Full Throttle Saloon Bridge #1
Posted June 19, 2011, by Lou (wasta20 [at] gmail [dot] com)

The two sections of bridge when together were called the Bismark Bridge. It was built in 1912 by the Canton Bridge Co. The two sections were a total of 274'. It was originally located 6 miles east of a tiny town called Vale, SD It was sold and moved to its present location (30 miles) in Aug.2008. Was on the National Historic Register.

The bridge plate is still in place. The deck is wooden planks. It was closed for safety reason and a new concrete one built beside it in summer of 2007.

Full Throttle Saloon Bridge #1
Posted June 16, 2011, by Tony Dillon (spansaver [at] hotmail [dot] com)

We'd love to see these Lou!

Full Throttle Saloon Bridge #1
Posted June 16, 2011, by Lou Merchen (wasta20 [at] gmail [dot] com)

I have several photos of the Bismark Bridge when it was in its origianl location.

Full Throttle Saloon Bridge #1
Posted February 2, 2011, by Matthew Lohry

Makes me want to don a Harley and take a ride!! :>)

Full Throttle Saloon Bridge #1
Posted February 2, 2011, by Kim Harvey

I wished more private business owners would follow this example.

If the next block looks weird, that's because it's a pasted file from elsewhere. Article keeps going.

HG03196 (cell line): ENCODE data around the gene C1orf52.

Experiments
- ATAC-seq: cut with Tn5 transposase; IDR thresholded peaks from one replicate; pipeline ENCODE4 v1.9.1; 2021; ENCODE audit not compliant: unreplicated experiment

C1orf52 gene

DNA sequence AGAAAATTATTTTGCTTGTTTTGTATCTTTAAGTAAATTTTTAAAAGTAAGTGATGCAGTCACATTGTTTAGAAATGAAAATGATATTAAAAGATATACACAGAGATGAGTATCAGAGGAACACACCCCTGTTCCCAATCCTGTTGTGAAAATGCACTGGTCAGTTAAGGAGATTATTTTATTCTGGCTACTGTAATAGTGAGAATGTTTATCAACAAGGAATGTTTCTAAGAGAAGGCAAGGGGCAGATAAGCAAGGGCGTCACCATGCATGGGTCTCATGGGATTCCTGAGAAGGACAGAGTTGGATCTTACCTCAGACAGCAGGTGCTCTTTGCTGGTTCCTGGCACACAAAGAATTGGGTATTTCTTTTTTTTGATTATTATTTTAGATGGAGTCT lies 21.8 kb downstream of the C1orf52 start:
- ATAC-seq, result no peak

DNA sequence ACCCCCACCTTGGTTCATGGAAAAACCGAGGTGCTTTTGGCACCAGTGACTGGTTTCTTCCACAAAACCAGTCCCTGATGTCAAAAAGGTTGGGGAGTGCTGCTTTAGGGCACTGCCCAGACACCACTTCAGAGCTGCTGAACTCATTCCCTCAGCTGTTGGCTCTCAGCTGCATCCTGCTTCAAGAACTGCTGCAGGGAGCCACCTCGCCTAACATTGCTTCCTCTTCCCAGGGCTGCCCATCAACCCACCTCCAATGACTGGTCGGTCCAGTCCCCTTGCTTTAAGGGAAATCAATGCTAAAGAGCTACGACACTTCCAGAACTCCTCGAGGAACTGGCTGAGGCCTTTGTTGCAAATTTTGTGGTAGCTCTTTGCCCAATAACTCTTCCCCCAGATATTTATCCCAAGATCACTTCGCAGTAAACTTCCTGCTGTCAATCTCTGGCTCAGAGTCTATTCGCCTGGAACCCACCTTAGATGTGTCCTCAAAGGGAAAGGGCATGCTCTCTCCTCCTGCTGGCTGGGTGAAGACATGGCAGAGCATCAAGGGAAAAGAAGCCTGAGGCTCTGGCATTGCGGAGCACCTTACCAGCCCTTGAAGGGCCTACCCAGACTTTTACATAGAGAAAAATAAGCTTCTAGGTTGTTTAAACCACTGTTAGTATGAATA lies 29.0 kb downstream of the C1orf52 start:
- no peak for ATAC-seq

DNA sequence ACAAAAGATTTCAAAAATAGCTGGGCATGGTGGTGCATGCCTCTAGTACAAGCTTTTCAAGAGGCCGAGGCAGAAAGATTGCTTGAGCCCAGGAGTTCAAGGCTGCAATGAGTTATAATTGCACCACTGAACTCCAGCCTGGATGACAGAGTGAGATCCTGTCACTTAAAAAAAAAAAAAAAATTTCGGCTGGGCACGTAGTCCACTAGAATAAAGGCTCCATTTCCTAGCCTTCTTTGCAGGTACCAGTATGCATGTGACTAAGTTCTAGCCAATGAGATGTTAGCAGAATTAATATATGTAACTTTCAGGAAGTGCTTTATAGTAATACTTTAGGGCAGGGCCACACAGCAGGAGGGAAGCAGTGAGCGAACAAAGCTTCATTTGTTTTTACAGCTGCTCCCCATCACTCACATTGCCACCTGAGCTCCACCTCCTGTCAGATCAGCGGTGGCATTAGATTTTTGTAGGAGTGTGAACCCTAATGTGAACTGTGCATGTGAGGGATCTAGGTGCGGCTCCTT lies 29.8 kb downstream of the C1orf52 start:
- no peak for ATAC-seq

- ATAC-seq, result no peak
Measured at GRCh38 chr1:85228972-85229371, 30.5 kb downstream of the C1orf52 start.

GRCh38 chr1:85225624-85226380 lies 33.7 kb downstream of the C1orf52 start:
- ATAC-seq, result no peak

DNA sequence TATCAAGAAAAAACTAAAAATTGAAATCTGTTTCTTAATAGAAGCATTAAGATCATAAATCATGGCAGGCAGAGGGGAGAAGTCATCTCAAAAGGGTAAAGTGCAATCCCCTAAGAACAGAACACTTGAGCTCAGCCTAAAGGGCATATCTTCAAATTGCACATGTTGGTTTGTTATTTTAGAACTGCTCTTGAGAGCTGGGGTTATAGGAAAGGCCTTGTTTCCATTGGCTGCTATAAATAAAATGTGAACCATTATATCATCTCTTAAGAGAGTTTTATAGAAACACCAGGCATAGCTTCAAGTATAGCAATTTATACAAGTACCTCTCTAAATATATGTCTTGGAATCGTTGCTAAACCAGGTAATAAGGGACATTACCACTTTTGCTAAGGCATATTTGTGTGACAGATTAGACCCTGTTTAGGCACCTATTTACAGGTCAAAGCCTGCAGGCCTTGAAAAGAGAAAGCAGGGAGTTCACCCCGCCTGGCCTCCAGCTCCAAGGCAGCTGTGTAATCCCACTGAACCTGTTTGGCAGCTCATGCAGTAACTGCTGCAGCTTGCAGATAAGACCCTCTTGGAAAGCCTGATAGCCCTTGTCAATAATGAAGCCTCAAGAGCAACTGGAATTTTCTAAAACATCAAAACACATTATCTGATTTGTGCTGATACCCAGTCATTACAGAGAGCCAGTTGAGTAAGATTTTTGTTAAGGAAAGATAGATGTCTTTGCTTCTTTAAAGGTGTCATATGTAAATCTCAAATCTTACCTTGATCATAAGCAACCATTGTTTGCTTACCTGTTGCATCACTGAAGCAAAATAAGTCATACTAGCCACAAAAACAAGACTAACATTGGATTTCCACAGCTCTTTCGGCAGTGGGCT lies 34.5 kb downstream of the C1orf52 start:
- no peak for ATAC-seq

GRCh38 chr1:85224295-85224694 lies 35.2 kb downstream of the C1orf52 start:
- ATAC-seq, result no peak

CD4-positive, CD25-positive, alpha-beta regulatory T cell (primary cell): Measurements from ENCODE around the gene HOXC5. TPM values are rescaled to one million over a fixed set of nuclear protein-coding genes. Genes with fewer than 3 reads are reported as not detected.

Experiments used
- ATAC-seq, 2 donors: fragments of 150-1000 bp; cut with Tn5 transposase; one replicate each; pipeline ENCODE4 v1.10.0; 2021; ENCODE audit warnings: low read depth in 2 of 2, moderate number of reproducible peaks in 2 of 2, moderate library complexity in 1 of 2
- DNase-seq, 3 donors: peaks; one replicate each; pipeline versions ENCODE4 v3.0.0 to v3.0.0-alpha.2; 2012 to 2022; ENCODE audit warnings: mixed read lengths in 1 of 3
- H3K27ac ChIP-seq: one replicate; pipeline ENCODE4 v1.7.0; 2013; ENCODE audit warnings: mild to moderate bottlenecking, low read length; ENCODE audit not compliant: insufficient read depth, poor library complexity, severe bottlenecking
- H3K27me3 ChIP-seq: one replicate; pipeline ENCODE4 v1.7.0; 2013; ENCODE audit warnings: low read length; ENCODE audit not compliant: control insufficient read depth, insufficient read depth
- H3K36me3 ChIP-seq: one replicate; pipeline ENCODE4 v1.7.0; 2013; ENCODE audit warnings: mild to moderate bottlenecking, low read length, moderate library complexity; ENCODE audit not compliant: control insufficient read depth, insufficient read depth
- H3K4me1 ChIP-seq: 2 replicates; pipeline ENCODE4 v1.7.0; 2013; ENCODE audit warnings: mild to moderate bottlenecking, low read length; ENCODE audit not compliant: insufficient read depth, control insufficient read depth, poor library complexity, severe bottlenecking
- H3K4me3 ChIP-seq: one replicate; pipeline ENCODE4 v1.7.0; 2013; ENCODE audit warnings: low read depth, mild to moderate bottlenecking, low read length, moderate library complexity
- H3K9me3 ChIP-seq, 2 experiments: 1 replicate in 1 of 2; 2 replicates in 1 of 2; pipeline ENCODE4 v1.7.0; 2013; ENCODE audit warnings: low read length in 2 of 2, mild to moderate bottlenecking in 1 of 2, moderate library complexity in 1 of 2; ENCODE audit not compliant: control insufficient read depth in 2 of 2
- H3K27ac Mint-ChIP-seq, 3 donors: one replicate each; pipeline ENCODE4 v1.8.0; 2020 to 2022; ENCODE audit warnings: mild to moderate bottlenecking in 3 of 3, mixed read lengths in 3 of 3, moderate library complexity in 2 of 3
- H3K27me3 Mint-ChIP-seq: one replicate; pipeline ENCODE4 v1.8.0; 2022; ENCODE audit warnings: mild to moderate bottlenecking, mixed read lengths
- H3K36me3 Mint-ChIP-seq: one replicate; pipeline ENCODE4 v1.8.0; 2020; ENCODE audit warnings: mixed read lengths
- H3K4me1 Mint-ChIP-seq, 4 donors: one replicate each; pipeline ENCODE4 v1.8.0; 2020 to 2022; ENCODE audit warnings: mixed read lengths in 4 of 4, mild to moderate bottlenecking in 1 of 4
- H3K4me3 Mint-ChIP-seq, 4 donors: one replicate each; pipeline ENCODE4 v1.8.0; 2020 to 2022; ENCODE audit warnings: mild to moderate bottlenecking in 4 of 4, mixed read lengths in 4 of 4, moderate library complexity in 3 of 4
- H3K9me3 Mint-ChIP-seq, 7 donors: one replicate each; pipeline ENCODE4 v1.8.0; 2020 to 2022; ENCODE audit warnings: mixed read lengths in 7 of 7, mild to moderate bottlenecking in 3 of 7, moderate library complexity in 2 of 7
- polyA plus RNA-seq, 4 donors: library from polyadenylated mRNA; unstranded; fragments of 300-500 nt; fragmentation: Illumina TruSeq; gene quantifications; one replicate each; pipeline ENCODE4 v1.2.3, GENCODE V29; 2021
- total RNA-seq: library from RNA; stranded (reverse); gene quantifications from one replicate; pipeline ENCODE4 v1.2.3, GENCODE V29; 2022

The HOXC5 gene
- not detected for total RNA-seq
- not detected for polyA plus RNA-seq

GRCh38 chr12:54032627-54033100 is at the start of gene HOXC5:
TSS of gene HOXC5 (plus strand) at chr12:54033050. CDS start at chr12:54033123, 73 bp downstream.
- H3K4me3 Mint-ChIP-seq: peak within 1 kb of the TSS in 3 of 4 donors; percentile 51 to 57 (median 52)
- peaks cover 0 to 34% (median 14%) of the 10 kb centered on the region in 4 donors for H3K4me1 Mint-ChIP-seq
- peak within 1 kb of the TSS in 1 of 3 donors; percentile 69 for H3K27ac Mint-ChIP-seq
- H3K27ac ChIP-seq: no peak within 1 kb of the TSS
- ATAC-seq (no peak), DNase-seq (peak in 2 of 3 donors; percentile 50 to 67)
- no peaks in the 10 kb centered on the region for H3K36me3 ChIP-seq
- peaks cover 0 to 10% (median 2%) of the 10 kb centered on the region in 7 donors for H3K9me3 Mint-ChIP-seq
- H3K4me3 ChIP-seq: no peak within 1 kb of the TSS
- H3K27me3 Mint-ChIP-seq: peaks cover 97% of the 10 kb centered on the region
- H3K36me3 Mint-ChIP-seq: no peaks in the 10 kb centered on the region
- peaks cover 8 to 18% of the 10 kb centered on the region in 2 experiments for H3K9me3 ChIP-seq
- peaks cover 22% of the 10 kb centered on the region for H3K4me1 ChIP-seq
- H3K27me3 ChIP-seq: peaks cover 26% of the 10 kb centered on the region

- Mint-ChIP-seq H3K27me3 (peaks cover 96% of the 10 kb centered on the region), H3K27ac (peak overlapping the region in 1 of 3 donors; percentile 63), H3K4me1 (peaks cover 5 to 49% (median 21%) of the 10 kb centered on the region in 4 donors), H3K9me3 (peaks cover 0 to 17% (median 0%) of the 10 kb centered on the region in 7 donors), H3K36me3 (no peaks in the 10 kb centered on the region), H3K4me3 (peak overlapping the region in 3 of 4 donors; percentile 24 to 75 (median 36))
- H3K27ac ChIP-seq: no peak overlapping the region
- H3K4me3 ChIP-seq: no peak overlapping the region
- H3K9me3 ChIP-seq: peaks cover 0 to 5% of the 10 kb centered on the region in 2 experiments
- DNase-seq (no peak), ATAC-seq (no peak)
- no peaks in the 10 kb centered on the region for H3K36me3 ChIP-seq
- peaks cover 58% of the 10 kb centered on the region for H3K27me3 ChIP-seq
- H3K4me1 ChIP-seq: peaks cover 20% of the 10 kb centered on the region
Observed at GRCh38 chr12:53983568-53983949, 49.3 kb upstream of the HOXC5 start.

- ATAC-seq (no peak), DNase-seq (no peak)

Full Throttle Saloon Bridge #1
Posted February 1, 2011, by Nathan Holth (form3 [at] historicbridges [dot] org)

An excellent example of how creative thinking can lead to a unique adaptive reuse for a historic bridge.

I found several Flickr photos of higher resolution for both of these Saloon bridges, but all of them are "All Rights Reserved" and not allowed for reuse as such, but I did post links to them in the External Links section for each bridge.

Full Throttle Saloon Bridge #1
Posted February 1, 2011, by James McCray (jamesinslocomb [at] yahoo [dot] com)

Now here is an interesting way to preserve a bridge--relocate it to a biker bar and use it as a stage and a bar! Now, this bridge and the other one had to be relocated to the saloon, but, obviously, the bridges were in service somewhere else. Does anyone have a clue? I would like to know the history of these bridges.